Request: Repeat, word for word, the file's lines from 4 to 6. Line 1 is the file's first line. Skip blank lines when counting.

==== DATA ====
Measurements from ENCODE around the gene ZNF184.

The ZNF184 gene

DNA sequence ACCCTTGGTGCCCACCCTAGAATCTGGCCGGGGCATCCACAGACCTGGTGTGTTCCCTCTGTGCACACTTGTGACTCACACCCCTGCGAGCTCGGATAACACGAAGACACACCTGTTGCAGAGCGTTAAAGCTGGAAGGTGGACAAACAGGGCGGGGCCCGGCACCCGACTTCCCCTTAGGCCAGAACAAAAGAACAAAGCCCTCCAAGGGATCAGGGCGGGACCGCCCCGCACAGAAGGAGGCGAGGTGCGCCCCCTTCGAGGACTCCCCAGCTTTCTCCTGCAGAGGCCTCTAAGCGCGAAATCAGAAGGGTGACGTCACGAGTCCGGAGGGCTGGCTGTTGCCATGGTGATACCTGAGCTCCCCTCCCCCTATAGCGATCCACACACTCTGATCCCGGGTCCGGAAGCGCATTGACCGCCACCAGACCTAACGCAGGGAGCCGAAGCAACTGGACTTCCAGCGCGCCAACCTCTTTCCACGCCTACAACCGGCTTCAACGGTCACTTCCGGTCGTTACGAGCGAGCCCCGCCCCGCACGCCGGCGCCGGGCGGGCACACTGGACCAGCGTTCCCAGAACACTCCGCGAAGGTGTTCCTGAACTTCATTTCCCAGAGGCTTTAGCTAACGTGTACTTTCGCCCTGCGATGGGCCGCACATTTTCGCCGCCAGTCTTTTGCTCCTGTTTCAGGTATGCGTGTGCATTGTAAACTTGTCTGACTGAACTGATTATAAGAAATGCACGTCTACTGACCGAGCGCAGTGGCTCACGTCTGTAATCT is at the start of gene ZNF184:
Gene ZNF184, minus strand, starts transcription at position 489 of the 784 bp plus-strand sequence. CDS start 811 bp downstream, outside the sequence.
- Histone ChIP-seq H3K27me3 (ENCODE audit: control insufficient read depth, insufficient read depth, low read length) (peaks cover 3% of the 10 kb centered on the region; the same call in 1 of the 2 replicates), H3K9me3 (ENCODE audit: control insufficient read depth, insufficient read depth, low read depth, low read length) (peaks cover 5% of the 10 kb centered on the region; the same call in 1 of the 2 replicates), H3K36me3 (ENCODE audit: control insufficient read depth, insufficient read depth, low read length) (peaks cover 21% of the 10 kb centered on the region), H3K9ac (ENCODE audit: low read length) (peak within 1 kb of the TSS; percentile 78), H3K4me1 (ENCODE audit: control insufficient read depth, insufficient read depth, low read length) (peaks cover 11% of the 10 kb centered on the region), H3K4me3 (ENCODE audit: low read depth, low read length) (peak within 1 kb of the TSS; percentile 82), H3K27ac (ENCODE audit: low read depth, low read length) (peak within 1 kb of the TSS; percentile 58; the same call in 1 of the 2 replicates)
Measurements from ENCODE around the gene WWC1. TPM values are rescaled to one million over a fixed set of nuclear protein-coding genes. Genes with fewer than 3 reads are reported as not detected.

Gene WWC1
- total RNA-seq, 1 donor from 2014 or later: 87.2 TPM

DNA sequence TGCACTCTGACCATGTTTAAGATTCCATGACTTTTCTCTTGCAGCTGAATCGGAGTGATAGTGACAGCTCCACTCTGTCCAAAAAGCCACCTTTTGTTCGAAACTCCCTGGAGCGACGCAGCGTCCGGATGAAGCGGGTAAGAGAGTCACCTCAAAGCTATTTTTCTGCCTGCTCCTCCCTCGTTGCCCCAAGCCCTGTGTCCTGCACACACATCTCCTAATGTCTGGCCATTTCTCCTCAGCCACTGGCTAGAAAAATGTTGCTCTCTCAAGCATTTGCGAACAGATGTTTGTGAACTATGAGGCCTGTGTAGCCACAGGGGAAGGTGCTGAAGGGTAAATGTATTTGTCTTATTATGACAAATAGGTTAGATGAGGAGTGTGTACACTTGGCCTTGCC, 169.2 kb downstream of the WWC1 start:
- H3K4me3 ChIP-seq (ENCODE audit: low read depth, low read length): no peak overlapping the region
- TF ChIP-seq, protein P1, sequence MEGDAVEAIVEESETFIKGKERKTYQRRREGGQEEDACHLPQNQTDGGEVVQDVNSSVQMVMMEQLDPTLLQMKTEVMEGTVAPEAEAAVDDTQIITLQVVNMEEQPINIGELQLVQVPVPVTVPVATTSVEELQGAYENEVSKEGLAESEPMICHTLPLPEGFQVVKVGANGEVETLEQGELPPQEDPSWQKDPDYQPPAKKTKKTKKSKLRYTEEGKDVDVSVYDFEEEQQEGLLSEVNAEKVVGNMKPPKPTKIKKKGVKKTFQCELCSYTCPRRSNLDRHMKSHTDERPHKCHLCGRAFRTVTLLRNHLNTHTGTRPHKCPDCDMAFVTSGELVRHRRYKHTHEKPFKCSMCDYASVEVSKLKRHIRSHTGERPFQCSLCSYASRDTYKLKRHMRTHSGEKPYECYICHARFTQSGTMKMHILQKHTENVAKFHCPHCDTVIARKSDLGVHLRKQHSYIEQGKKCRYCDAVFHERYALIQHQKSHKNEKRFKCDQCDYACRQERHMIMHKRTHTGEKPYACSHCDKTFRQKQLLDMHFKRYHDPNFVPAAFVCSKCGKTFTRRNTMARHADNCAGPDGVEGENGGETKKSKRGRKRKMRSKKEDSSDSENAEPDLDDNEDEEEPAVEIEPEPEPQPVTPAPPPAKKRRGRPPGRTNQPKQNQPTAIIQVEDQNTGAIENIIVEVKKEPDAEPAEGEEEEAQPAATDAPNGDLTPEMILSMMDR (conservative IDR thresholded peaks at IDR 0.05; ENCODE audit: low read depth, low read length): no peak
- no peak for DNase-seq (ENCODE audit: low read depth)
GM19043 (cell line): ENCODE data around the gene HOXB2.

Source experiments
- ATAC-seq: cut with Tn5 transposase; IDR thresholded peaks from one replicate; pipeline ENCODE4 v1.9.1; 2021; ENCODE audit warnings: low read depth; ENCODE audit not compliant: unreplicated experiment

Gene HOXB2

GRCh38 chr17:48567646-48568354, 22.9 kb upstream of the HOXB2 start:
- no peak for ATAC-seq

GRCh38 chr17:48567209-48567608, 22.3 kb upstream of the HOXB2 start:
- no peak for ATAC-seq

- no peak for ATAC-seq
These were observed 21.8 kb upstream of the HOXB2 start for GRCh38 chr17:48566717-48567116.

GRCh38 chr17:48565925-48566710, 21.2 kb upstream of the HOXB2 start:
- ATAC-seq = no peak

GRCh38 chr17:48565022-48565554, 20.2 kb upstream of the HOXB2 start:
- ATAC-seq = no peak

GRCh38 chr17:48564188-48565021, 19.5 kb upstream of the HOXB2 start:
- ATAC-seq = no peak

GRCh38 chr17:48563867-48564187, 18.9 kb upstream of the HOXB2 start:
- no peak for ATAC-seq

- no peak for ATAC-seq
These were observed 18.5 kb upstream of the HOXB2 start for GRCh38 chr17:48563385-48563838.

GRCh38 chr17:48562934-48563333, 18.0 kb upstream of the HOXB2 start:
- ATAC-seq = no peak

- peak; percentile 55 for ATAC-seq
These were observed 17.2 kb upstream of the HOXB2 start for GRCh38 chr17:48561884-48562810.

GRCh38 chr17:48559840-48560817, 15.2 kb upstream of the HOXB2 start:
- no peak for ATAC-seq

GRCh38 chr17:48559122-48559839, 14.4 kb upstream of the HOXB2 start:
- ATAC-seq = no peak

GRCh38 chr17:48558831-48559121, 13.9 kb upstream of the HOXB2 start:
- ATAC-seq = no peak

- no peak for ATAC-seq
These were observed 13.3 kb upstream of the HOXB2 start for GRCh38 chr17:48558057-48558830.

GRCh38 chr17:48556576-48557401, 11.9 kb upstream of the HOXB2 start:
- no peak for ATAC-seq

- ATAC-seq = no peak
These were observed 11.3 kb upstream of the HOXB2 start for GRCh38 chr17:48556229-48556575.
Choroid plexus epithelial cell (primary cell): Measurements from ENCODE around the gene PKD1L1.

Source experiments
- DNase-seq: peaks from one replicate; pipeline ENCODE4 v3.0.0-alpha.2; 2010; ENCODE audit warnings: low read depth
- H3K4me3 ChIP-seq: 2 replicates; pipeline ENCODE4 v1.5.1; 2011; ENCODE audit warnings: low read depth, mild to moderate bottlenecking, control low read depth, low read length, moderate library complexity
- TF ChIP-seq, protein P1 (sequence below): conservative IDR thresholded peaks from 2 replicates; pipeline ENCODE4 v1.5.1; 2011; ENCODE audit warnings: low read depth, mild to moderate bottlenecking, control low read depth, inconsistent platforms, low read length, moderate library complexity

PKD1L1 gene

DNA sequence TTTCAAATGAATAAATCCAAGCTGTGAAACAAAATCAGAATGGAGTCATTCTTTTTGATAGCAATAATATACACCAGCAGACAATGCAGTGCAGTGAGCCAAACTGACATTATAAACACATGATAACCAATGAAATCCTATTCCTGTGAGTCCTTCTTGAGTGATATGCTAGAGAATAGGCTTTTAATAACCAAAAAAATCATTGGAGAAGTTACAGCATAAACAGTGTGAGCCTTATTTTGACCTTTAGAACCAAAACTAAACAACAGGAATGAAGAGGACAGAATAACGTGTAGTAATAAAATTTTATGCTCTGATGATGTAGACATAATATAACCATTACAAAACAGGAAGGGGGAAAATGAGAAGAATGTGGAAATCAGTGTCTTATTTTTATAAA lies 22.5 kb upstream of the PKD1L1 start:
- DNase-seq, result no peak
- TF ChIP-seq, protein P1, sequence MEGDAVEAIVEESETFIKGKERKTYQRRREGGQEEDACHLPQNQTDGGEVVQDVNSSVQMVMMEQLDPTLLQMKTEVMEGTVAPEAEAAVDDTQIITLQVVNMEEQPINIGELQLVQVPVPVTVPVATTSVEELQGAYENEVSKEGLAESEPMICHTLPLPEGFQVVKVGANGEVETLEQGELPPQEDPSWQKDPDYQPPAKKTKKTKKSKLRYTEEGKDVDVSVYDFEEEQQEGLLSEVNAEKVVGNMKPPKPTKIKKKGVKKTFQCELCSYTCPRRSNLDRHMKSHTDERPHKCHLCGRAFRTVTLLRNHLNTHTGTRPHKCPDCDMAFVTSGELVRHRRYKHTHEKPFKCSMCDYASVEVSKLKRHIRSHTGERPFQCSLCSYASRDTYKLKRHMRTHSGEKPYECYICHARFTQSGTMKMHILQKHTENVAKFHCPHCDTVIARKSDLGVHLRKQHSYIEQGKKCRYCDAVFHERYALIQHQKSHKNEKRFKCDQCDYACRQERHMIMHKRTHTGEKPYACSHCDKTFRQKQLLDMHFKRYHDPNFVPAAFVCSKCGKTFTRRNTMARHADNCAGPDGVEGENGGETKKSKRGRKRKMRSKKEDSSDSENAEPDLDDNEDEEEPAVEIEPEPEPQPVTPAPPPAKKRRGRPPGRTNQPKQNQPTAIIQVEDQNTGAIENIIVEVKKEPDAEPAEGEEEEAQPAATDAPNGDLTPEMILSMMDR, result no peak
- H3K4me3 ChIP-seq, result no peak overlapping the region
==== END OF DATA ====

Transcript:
Gene ZNF184, minus strand, starts transcription at position 489 of the 784 bp plus-strand sequence. CDS start 811 bp downstream, outside the sequence.
- Histone ChIP-seq H3K27me3 (ENCODE audit: control insufficient read depth, insufficient read depth, low read length) (peaks cover 3% of the 10 kb centered on the region; the same call in 1 of the 2 replicates), H3K9me3 (ENCODE audit: control insufficient read depth, insufficient read depth, low read depth, low read length) (peaks cover 5% of the 10 kb centered on the region; the same call in 1 of the 2 replicates), H3K36me3 (ENCODE audit: control insufficient read depth, insufficient read depth, low read length) (peaks cover 21% of the 10 kb centered on the region), H3K9ac (ENCODE audit: low read length) (peak within 1 kb of the TSS; percentile 78), H3K4me1 (ENCODE audit: control insufficient read depth, insufficient read depth, low read length) (peaks cover 11% of the 10 kb centered on the region), H3K4me3 (ENCODE audit: low read depth, low read length) (peak within 1 kb of the TSS; percentile 82), H3K27ac (ENCODE audit: low read depth, low read length) (peak within 1 kb of the TSS; percentile 58; the same call in 1 of the 2 replicates)
Measurements from ENCODE around the gene WWC1. TPM values are rescaled to one million over a fixed set of nuclear protein-coding genes. Genes with fewer than 3 reads are reported as not detected.